That conversation most clearly marked the beginning of a spate of messaging from him and what can only amount to inappropriate and non-consensual digital flirting. The images and videos had one thing in common: they were all sexually explicit images and videos of women with some witticism or rejoinder that was supposed to have a humorous effect.
All the messages objectified and sexualised the women and were deeply sexist and misogynistic. Once I wrote back saying, “This is sexist”, I was asked to “chill” and reminded this was “just for laughs”. I entirely dropped the idea of training under him and thankfully the lockdown helped as a pretext.
“Violence sometimes starts with a joke” says the home page of the Human Rights Channel of the Council of Europe. It goes on to say: “Individual acts of sexism may seem benign, but they create a climate of intimidation, fear and insecurity. This leads to the acceptance of violence, mostly against women and girls.” Among others, it condemns shaming and sexualisation of women and the use of sexist language and jokes. It affirms its contribution to an all-pervasive environment of oppression and a rapidly shrinking egalitarian cyberspace.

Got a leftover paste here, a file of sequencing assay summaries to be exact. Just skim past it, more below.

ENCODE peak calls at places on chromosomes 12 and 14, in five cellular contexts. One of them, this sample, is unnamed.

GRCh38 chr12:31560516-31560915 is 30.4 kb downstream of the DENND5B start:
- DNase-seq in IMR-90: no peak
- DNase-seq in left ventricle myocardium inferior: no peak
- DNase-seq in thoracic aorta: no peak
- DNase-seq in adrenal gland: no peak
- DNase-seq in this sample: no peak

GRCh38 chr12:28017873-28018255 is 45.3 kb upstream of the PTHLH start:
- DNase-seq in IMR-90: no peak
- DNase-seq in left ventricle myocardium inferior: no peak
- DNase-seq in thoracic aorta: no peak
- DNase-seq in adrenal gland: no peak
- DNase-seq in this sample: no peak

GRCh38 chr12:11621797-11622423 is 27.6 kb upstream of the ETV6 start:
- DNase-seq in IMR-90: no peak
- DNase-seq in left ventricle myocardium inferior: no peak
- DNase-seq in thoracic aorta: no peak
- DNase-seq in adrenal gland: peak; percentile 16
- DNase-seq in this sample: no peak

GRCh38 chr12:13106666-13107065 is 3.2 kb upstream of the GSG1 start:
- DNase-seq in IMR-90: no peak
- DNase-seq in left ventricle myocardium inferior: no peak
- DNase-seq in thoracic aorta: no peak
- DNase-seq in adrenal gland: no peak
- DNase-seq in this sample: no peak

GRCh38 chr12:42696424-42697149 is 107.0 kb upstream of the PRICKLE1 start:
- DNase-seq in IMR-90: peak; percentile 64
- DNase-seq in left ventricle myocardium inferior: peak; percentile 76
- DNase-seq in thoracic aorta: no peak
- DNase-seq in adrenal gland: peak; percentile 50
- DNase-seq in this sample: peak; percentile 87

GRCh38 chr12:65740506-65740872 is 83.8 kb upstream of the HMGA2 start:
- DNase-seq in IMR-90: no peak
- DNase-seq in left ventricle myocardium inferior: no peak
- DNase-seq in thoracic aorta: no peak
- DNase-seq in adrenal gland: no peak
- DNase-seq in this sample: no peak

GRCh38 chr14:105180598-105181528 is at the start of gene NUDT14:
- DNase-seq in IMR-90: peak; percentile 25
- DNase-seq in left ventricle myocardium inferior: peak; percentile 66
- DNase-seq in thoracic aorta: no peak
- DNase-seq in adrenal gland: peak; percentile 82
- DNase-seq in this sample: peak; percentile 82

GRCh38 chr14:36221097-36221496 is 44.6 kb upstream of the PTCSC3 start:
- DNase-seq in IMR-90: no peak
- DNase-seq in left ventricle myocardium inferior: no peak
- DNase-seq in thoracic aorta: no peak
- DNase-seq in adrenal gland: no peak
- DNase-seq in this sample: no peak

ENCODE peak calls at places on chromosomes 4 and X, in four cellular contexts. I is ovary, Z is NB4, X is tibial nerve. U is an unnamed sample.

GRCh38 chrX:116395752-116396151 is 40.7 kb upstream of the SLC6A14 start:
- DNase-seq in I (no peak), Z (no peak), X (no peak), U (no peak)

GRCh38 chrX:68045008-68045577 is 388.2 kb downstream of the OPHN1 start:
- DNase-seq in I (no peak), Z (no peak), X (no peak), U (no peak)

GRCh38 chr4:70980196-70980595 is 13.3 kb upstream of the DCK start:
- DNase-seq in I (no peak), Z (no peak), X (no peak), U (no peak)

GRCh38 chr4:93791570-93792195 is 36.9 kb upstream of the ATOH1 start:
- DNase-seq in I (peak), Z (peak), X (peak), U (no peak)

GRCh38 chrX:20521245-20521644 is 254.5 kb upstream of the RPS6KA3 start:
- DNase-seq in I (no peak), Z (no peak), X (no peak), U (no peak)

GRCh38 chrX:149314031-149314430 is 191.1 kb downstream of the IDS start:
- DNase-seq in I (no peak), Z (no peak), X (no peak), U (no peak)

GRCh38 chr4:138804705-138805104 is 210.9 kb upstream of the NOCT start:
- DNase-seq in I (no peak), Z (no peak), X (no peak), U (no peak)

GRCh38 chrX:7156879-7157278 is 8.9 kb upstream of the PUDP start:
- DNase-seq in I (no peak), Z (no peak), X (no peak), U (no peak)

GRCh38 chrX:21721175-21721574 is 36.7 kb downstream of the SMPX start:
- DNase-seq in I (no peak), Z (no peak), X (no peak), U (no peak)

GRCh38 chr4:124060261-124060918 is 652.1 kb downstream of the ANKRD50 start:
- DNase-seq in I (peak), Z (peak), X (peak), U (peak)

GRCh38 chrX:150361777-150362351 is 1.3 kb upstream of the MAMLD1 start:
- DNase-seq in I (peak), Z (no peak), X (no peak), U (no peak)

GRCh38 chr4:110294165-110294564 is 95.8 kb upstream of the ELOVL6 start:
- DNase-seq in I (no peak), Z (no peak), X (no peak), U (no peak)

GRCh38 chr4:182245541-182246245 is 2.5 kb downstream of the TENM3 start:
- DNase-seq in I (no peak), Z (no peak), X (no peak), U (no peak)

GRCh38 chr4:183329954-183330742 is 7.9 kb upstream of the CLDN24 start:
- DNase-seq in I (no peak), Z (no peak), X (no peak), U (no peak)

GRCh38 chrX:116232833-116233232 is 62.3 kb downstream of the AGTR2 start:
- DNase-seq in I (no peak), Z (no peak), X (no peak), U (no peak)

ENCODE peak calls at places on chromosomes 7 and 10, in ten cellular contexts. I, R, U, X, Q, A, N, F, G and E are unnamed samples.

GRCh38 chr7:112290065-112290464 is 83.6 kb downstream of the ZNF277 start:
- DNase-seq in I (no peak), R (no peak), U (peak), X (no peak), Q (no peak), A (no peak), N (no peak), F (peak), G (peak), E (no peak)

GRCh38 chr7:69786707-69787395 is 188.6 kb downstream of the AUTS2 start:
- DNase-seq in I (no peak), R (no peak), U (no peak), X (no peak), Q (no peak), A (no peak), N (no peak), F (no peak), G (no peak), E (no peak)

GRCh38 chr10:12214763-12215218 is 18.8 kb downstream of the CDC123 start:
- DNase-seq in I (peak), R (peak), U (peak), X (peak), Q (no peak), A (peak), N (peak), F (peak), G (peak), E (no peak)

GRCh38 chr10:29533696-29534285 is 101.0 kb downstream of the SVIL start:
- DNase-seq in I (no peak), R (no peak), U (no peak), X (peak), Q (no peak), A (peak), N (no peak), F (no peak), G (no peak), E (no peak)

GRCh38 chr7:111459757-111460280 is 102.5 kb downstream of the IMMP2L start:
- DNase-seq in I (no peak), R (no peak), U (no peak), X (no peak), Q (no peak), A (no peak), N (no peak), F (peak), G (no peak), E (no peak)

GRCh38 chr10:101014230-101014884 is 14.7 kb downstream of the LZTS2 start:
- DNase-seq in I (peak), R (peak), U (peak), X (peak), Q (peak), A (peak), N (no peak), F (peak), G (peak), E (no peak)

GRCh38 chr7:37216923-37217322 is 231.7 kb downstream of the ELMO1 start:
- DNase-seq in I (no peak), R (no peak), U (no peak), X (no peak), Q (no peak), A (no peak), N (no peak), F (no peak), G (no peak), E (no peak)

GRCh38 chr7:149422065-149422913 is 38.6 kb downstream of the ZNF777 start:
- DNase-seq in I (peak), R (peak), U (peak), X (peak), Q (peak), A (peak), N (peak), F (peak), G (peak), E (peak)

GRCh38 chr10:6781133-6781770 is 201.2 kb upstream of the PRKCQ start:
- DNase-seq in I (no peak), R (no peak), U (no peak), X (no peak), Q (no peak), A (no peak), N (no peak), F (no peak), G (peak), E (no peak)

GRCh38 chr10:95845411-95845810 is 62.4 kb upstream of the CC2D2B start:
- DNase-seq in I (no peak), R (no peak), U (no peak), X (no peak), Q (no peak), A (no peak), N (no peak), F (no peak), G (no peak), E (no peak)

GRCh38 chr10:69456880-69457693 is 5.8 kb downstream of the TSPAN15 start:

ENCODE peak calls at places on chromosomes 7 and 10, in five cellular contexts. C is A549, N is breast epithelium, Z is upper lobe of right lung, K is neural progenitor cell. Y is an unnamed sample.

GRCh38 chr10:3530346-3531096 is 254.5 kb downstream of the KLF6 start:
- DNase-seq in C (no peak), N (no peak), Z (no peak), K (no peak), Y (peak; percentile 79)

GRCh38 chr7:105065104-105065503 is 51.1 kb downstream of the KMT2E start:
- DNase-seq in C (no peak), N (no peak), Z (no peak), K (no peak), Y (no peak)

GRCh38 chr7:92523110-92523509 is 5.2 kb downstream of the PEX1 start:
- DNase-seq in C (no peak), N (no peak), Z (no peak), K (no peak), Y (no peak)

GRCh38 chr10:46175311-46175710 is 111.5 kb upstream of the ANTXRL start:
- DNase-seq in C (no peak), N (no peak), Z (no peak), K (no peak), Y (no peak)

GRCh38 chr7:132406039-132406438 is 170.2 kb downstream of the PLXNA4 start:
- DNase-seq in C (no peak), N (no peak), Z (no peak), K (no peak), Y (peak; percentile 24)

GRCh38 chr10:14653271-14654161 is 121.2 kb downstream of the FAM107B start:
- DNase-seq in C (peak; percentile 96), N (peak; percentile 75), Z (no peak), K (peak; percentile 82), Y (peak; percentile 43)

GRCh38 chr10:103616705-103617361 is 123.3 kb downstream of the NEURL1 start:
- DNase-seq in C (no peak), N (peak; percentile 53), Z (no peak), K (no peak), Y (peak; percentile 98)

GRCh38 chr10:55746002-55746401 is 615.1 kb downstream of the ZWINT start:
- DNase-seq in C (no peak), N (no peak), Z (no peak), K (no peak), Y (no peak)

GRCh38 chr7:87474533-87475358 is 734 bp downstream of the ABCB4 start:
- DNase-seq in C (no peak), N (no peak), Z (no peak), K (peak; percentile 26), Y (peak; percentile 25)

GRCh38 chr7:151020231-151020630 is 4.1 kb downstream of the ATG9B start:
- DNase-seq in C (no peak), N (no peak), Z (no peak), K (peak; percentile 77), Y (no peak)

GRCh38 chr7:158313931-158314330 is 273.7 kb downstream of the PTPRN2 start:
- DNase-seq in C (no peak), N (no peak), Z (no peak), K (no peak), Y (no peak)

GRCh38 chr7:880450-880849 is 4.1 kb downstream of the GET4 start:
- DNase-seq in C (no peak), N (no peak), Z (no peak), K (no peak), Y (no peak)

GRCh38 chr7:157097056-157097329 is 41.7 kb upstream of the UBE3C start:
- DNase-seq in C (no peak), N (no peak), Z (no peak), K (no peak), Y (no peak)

The problem seems to be more for women who are friendly with men and who have some radical and unconventional views about sex and sexuality or who challenge feminine stereotypes of modesty and propriety. When a woman openly talks about concepts such as consent, the female sexual autonomy, challenges the “virginity” imperative, engages in discussions pertaining to dismantling normative gender behaviour or portrays a worldview that accommodates the idea of non-monogamous relationships, a good number of men conclude that the woman is trying to indicate something.